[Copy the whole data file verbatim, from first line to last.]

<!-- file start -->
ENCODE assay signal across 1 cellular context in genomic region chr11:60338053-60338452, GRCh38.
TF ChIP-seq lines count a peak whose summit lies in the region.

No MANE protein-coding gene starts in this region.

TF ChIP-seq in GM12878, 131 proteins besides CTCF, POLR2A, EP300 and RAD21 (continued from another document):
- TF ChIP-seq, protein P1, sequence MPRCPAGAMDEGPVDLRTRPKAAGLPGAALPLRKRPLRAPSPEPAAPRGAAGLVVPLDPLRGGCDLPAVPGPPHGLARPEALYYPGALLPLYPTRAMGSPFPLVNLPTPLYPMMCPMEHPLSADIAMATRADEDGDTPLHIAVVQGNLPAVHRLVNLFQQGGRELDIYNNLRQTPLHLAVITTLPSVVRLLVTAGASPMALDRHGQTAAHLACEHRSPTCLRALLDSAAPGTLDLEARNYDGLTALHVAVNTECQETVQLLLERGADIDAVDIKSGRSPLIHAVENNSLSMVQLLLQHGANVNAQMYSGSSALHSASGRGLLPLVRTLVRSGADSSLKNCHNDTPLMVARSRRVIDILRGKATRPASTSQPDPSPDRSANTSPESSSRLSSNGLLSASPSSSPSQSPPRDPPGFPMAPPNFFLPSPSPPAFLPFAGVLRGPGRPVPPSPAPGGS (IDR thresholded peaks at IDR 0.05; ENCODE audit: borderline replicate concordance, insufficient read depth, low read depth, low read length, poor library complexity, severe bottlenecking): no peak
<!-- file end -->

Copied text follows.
ENCODE assay signal across 1 cellular context in genomic region chr11:60338053-60338452, GRCh38.
TF ChIP-seq lines count a peak whose summit lies in the region.

No MANE protein-coding gene starts in this region.

TF ChIP-seq in GM12878, 131 proteins besides CTCF, POLR2A, EP300 and RAD21 (continued from another document):
- TF ChIP-seq, protein P1, sequence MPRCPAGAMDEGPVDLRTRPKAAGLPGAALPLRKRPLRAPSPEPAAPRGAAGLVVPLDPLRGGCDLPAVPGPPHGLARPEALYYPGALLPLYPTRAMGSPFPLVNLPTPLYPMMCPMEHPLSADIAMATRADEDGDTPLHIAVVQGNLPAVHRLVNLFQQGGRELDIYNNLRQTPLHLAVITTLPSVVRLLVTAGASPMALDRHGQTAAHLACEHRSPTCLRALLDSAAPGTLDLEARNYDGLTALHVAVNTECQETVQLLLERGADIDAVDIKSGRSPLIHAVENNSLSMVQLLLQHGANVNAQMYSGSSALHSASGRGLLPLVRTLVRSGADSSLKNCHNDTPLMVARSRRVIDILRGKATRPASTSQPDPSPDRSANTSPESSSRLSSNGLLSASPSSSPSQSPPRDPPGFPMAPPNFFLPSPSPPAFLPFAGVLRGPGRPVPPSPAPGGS (IDR thresholded peaks at IDR 0.05; ENCODE audit: borderline replicate concordance, insufficient read depth, low read depth, low read length, poor library complexity, severe bottlenecking): no peak